also has the right to contract for any new business presented to him, and, if such business arises during a session of the Legislature, and he is employed, he would then be entitled to the benefits conferred by this statute. But, where an accused against whom a prosecution is pending prior to the convening of the Legislature, and who prior to such time has employed counsel as his attorney of record, he may not during a legislative session, by employing a member of the Legislature, procure a continuance on that ground as a matter of right. To give the statute the construction here contended for would put it in the power of every defendant at his pleasure to continue his case during a session of the Legislature. This we think is contrary to the spirit and meaning of the act in question.
"Under the facts presented in this case defendant's application did not entitle him to a continuance as a matter of right, but such application was addressed to the sound discretion of the trial judge, and, no abuse of such discretion being apparent, the overruling of such application is not error."
Under the facts in the case at bar, the defendant was arrested on the 27th day of November, 1936, just three days subsequent to the convening of the Legislature. Mr. Phillips had been the attorney of defendant in other important litigation, and had been associated with Mr. Anglin in this litigation for a period of two years. The defendant had other cases pending and Mr. Phillips was one of his regular retained attorneys. This case was not tried after over two years of delays as in the Holloway Case, but was tried in less than 90 days from the time of the filing of the charges. The record discloses that immediately after the charges were filed against the defendant, he consulted and employed Mr. Anglin. That Mr. Anglin advised him to secure the services of Mr. Phillips also who was associated with him in the other litigation of defendant and his wife. That he made a payment of a part of the fee and made satisfactory arrangements for the balance. That defendant had no knowledge that Mr. Phillips was in the Legislature when he first sought to employ him at the suggestion of Mr. Anglin.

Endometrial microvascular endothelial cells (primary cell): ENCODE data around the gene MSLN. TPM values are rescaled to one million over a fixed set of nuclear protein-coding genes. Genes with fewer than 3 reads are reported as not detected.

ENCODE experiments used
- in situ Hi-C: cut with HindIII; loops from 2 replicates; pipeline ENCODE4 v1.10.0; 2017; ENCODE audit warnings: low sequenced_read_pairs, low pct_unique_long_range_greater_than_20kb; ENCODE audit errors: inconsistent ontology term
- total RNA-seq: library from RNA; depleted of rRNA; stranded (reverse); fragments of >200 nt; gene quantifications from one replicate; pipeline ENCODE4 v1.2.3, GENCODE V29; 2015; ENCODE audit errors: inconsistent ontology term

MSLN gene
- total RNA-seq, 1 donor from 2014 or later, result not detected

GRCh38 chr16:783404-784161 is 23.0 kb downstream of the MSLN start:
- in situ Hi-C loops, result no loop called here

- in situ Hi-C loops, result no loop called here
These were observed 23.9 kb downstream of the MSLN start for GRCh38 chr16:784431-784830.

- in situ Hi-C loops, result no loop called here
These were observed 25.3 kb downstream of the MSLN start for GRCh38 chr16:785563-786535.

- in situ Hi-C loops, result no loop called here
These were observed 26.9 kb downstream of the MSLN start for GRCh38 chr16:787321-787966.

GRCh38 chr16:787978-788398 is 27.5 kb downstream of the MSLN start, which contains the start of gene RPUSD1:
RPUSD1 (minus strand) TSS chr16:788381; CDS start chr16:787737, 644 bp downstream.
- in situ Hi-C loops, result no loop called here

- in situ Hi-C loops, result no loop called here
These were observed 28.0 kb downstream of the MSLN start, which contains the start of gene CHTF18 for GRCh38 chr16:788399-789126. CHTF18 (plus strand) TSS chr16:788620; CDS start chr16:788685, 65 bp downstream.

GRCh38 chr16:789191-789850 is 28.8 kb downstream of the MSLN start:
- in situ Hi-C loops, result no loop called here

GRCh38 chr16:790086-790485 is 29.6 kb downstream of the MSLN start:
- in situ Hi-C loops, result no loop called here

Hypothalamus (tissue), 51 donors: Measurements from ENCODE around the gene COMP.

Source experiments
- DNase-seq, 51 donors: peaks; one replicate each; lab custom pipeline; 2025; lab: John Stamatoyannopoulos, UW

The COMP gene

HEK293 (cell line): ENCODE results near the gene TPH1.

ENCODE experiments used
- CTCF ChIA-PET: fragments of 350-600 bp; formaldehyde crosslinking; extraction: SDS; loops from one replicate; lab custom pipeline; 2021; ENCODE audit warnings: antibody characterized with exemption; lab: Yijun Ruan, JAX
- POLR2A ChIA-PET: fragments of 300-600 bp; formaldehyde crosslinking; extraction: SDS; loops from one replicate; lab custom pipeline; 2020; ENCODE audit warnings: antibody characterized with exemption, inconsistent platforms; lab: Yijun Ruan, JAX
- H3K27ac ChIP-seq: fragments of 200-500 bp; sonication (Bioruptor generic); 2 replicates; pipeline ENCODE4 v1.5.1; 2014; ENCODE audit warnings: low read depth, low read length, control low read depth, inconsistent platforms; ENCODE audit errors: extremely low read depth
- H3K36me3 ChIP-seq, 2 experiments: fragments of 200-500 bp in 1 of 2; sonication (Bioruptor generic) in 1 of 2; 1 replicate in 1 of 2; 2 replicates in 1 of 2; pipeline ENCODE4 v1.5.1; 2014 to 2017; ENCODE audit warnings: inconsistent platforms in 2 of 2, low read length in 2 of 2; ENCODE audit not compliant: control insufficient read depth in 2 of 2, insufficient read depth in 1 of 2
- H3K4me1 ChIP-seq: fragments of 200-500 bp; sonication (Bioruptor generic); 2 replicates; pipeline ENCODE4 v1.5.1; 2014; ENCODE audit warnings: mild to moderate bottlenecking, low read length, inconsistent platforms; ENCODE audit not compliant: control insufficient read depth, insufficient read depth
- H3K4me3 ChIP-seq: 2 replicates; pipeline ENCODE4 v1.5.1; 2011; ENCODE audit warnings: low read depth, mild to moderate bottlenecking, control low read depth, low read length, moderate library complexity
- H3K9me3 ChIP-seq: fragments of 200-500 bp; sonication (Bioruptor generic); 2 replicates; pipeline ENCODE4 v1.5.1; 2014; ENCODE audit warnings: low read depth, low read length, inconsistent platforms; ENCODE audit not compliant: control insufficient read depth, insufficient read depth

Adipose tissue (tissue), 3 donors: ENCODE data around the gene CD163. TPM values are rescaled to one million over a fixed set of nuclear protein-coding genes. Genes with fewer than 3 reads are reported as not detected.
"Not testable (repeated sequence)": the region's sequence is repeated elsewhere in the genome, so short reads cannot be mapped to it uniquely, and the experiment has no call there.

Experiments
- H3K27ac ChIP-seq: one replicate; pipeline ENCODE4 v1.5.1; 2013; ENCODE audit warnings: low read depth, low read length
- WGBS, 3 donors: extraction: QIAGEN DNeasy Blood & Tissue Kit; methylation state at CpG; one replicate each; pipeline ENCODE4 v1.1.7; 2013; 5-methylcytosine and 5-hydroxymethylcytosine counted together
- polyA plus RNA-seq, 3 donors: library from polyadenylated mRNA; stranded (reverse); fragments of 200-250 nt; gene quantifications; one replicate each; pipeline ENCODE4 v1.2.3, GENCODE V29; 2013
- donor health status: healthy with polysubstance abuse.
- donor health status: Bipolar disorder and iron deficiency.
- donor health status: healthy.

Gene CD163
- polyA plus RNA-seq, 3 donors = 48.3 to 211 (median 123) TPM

There is a very grave doubt in our minds that when the law as announced by Judge Edwards in the Holloway Case is applied to the facts in the case at bar, it would not be in support of this proposition that the court erred in granting a continuance as a matter of right, and certainly under the facts of this case that it was an abuse of discretion to refuse a continuance under all the facts in the case. It was stated in the Holloway Case that the purpose of the statute was to encourage members of the bar to become candidates for the lawmaking body of the state, and to protect the members in their business while attendant upon its sessions. Yet under the construction contended for by the state, he would be denied that protection because his regular and valuable client was arrested three days after the convening of the Legislature, he would be deprived of representing him because his duties as a member of the Legislature deprived him of the right, and he would thus in all probability lose his client. Such a construction would make the statute a burden rather than a help as it was evidently intended. By the statement in the Holloway Case, "A member of the Legislature, during a session of the Legislature, also has the right to contract for any new business presented to him, and, if such business arises during a session of the Legislature, and he is employed, he would then be entitled to the benefits conferred by this statute", it seems to us it was intended to give the member of the Legislature the protection asked for in this case. And especially is this true where the employment was had at a special session, and the case was not called for trial until after the same had adjourned, and the regular session had convened. We adhere to the law as announced in the Holloway Case, because we do not think a defendant should be permitted to secure a delay of his trial by employing a member of the Legislature as his attorney after the Legislature is in session and thus secure a continuance, but this application should, as announced in that decision, be addressed to the sound discretion of the trial